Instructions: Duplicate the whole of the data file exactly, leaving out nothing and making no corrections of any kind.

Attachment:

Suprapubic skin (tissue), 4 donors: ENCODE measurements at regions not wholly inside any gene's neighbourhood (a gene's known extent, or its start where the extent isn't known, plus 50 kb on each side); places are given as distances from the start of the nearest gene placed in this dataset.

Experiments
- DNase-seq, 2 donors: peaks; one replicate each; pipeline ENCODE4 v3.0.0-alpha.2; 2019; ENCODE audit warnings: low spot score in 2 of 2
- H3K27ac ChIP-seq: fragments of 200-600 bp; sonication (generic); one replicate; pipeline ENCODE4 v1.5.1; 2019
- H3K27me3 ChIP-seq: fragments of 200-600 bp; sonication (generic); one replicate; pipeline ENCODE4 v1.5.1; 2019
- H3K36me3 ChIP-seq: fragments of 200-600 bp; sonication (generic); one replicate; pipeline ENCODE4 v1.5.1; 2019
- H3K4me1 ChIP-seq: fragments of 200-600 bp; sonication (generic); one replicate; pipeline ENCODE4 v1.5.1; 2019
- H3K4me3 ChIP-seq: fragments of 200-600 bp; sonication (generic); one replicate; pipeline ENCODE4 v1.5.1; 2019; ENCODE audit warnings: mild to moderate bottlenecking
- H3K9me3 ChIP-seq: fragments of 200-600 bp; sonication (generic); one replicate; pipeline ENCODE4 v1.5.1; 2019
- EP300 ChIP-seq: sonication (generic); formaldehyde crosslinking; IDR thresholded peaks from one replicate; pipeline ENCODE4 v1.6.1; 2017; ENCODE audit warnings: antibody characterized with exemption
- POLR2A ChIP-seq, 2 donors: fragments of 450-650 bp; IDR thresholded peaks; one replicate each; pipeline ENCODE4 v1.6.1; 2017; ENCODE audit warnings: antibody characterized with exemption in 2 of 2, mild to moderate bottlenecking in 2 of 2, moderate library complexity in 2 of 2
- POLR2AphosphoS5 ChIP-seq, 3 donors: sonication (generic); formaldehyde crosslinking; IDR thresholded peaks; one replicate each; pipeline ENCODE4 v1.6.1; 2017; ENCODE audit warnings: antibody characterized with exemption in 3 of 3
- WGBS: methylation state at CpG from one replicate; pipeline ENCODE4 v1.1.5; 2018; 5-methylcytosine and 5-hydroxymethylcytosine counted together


Suprapubic skin (tissue), 4 donors: ENCODE measurements at regions not wholly inside any gene's neighbourhood (a gene's known extent, or its start where the extent isn't known, plus 50 kb on each side); places are given as distances from the start of the nearest gene placed in this dataset.

Experiments
- DNase-seq, 2 donors: peaks; one replicate each; pipeline ENCODE4 v3.0.0-alpha.2; 2019; ENCODE audit warnings: low spot score in 2 of 2
- H3K27ac ChIP-seq: fragments of 200-600 bp; sonication (generic); one replicate; pipeline ENCODE4 v1.5.1; 2019
- H3K27me3 ChIP-seq: fragments of 200-600 bp; sonication (generic); one replicate; pipeline ENCODE4 v1.5.1; 2019
- H3K36me3 ChIP-seq: fragments of 200-600 bp; sonication (generic); one replicate; pipeline ENCODE4 v1.5.1; 2019
- H3K4me1 ChIP-seq: fragments of 200-600 bp; sonication (generic); one replicate; pipeline ENCODE4 v1.5.1; 2019
- H3K4me3 ChIP-seq: fragments of 200-600 bp; sonication (generic); one replicate; pipeline ENCODE4 v1.5.1; 2019; ENCODE audit warnings: mild to moderate bottlenecking
- H3K9me3 ChIP-seq: fragments of 200-600 bp; sonication (generic); one replicate; pipeline ENCODE4 v1.5.1; 2019
- EP300 ChIP-seq: sonication (generic); formaldehyde crosslinking; IDR thresholded peaks from one replicate; pipeline ENCODE4 v1.6.1; 2017; ENCODE audit warnings: antibody characterized with exemption
- POLR2A ChIP-seq, 2 donors: fragments of 450-650 bp; IDR thresholded peaks; one replicate each; pipeline ENCODE4 v1.6.1; 2017; ENCODE audit warnings: antibody characterized with exemption in 2 of 2, mild to moderate bottlenecking in 2 of 2, moderate library complexity in 2 of 2
- POLR2AphosphoS5 ChIP-seq, 3 donors: sonication (generic); formaldehyde crosslinking; IDR thresholded peaks; one replicate each; pipeline ENCODE4 v1.6.1; 2017; ENCODE audit warnings: antibody characterized with exemption in 3 of 3
- WGBS: methylation state at CpG from one replicate; pipeline ENCODE4 v1.1.5; 2018; 5-methylcytosine and 5-hydroxymethylcytosine counted together